Air conditioning is no longer just a luxury; in regions with hot weather, air conditioning allows people work more productively, kids to attend school year and families to enjoy evenings without huddling about a fan. Together with the rising cost of energy, however, efficiency becomes important. What grows — and where it grows — about your condenser can influence that efficiency.
Your air conditioner circulates a fluid fluid through a set of pipes and coils until it absorbs enough heat within the house to evaporate into a gas. A compressor subsequently re-pressurizes it, releasing absorbed heat and turning it back into a fluid. The condenser unit sits outside — or in the back of the window unit. The aluminum fins and fan observable on the unit optimize the surface and air available to port the heat that builds up since the gas hardened. As vital as tidy, unobscured fins and smoothly functioning enthusiasts may be, the space around the unit has to be free to permit rapid dissipation of heated air to avoid overworking the circulating pumps and blowers and condenser unit fan.
The comparative coolness of shade allows faster dissipation of heat in a condenser on a hot day, so planting a tree will help unit efficiency. A tree planted to the west of this condenser unit offers shade, but pick a drought-tolerant species since the overhanging branches will be subject to continuous breezes of hot, dry air. The National Fire Protection Association says that to be fire-safe, the tree must be planted at least 30 feet in the house and cleared of branches from 6 to 10 feet up from the ground.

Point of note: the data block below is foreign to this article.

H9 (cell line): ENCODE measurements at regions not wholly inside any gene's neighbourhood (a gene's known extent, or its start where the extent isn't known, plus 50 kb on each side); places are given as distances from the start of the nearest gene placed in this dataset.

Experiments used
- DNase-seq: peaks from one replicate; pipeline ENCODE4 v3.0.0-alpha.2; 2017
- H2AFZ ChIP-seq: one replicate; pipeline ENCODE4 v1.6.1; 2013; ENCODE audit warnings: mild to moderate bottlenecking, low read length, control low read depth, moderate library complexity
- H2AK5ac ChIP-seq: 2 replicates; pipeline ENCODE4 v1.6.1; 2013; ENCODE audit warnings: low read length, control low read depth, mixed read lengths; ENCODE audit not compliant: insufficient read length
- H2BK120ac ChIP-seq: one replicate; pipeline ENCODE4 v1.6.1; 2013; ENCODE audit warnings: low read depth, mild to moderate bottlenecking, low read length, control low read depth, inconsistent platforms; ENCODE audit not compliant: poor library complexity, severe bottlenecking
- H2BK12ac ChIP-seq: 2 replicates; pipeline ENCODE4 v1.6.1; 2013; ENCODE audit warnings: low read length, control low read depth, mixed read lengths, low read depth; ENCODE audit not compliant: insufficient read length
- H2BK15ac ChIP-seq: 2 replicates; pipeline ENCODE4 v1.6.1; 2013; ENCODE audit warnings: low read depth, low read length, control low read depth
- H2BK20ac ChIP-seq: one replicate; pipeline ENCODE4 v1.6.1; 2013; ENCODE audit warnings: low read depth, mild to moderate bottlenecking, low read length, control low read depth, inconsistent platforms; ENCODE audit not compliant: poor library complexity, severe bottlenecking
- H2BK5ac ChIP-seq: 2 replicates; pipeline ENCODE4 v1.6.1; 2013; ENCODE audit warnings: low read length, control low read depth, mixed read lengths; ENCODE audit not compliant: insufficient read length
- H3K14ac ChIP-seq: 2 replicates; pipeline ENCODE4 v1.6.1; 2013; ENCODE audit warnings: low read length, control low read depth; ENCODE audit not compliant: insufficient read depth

Shrubs and Herbaceous Plants
Shrubs planted closer to the condenser than 3 feet will not simply act as baffles to air movement, they can also shed leaves, twigs and other plant materials that might wind up in the seams round the sides or fan casement of this unit. Grasses and perennials that grow more than 6 inches high must also be planted at least 2 to 3 feet away from the underside of this unit since ventilation to the unit can also be drawn from that region.
Avoid placing containerized plants close — or on top of condenser units. Unit vibration can bounce pots off the top of the unit or, worse, into the fan compartment. Whatever plants are installed around your condenser unit, then make certain to keep woody plants pruned neatly, and immediately clean up any deciduous litter. If a unit has to be concealed, consider a good fence or low wall in the exact same space as plants — it’ll require less maintenance, and you won’t have to purchase fertilizer.